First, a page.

For duty of care purposes, a trespasser is one “who enters or remains upon land in the possession of another without a privilege to do so created by the possessor's consent or otherwise.” Boyrie, 58 A.3d at 477–78 (emphasis added) (quoting Firfer, 208 F.2d at 528). Thus a person entering pursuant to a lawful privilege is not a trespasser under D.C. law. Saidi v. United States, No. 14–CM–136, slip op. at 8–9 (Feb. 26, 2015) (stating that a person entering land in exercise of a private necessity privilege is not a trespasser). This mirrors section 345(1) of the Restatement (Second) of Torts (1965), which provides that a person “who enters the land only in the exercise of a privilege, for either a public or private purpose, and irrespective of the possessor's consent,” is entitled to the standard of care of a licensee. The duty of care owed to Mr. Toomer therefore turns on whether or not his entry onto Smith's property was privileged.
Mr. Toomer argues that his entry onto Smith's property was justified by the private necessity privilege to “prevent serious harm to ․ [his] chattels.” Restatement (Second) of Torts § 197(1) (1965). Under this provision,
[w]here the actor enters for the protection of himself or his property, it is sufficient for the existence of the privilege that the actor's conduct is necessary or reasonably believed by him to be necessary for the purpose of protecting himself, his land or chattels, and that his entry and the measures taken by him are reasonable in the light of all the circumstances․ [T]he probable advantage to the actor to be expected from the entry must be weighed against the probable detriment to the possessor of the land or other persons properly upon it.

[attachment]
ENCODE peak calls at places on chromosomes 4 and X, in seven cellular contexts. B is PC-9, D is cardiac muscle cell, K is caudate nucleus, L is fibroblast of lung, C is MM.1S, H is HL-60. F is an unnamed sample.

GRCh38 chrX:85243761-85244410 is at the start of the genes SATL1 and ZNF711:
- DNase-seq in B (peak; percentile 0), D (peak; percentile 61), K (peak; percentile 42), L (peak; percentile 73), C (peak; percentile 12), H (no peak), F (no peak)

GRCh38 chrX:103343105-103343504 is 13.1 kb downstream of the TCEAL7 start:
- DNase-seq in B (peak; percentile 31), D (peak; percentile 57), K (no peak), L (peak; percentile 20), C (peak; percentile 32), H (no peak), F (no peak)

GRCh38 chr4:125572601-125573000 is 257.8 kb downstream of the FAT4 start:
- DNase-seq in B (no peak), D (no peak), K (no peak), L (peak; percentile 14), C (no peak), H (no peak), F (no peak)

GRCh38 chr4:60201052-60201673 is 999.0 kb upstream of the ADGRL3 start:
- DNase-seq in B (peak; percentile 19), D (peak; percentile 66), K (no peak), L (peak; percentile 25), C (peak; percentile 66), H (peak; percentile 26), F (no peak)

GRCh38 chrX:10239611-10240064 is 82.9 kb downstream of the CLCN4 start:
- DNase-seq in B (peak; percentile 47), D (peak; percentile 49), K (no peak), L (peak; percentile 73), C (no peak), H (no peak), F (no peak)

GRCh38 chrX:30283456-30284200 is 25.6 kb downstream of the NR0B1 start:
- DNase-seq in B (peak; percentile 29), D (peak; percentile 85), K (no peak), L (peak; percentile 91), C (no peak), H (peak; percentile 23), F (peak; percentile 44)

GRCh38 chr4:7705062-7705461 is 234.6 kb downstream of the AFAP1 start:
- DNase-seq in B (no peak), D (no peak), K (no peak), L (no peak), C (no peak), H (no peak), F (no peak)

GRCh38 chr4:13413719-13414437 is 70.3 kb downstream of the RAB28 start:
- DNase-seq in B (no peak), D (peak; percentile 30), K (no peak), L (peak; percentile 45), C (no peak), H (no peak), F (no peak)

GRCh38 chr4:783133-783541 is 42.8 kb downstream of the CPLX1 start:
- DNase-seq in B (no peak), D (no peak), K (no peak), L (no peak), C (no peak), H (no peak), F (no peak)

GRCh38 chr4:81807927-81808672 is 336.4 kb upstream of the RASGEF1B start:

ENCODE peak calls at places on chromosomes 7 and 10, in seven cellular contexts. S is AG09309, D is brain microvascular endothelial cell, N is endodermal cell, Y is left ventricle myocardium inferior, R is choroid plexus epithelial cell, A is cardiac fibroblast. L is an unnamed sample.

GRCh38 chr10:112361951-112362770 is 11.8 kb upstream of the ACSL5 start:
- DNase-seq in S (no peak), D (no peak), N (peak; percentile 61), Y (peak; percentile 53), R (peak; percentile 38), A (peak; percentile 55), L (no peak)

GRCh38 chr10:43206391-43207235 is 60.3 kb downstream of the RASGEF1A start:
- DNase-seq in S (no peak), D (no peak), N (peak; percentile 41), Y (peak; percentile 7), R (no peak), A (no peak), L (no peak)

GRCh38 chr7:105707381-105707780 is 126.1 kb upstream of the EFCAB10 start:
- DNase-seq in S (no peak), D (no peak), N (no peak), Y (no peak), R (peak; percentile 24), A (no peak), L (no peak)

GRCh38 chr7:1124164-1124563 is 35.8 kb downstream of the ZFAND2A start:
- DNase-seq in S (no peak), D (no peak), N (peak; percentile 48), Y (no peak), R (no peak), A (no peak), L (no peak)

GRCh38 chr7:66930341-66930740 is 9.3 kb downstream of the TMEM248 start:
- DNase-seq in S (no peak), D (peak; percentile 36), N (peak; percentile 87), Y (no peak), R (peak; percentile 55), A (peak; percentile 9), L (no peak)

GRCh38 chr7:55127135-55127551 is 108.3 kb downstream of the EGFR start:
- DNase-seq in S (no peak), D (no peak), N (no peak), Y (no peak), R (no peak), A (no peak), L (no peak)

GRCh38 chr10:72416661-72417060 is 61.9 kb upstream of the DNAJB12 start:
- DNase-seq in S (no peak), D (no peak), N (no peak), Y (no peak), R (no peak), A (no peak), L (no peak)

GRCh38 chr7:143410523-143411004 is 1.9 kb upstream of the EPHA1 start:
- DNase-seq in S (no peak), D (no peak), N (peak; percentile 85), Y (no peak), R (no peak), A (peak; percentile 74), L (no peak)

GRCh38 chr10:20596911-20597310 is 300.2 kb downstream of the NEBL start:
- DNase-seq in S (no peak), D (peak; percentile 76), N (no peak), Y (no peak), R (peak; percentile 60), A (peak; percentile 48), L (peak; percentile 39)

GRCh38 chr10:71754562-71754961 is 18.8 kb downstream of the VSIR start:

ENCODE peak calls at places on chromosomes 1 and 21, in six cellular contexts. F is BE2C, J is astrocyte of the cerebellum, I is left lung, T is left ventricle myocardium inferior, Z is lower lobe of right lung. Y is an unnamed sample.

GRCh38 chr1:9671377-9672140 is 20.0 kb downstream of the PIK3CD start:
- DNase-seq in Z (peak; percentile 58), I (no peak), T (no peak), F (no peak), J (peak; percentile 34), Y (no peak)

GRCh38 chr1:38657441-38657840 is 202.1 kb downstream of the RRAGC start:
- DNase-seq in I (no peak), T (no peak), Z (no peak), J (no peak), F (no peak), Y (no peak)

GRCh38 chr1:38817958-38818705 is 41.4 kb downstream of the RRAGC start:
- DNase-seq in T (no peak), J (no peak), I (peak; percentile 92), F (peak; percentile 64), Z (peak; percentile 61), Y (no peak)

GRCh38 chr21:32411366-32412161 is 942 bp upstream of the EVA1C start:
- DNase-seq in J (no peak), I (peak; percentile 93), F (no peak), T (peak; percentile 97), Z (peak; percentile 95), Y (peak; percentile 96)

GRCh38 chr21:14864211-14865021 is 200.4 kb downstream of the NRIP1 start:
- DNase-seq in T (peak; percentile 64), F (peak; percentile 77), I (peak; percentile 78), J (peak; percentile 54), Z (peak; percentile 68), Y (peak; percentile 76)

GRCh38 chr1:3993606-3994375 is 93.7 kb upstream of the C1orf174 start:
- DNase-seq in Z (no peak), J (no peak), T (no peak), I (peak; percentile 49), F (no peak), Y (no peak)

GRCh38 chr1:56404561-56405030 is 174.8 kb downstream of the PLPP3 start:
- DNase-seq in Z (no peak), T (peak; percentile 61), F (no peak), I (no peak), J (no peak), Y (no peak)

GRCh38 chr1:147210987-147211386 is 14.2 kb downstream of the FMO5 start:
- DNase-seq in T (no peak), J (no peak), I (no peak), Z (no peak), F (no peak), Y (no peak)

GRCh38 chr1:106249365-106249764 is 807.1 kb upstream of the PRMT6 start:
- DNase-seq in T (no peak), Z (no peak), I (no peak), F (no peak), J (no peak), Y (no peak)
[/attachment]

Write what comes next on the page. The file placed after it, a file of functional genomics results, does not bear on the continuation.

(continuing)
Id. cmt. c;10 see also Morgan v. Foretich, 546 A.2d 407, 411 (D.C.1988) (explaining that the criminal necessity defense requires reasonable belief of imminent harm and no reasonable legal alternative). Smith argued in the trial court that this privilege was inapplicable because “[t]here was no threat of serious harm” to Mr. Toomer's dog. But Mr. Toomer alleged that Rocky did not respond to commands while chasing squirrels or cats and he was “afraid that the dog would become lost, or that [the dog] might hurt or injure someone else.”11 A reasonable jury could conclude (1) that Mr. Toomer reasonably believed his entry was necessary to protect Rocky or others and (2) that both his entry and his manner of entry were reasonable in light of all the circumstances, including the negligible harm it would cause Smith. Cf. Rossi v. DelDuca, 181 N.E.2d 591, 593–94 (Mass.1962) (holding that a jury could find that entry onto a property to escape a dog attack was privileged). Smith was therefore not entitled to summary judgment and we remand for further proceedings consistent with this opinion. See Person v. Children's Hosp. Nat'l Med. Ctr., 562 A.2d 648, 651 (D.C.1989) (remanding when there was a dispute of material facts regarding whether defendant's actions were privileged); cf. N.Y. State Energy Research & Dev. Auth. v. Nuclear Fuel Servs., Inc., 561 F.Supp. 954, 975–76 (W.D.N.Y.1983) (noting that summary judgment is only appropriate when no reasonable person could believe actions were privileged).12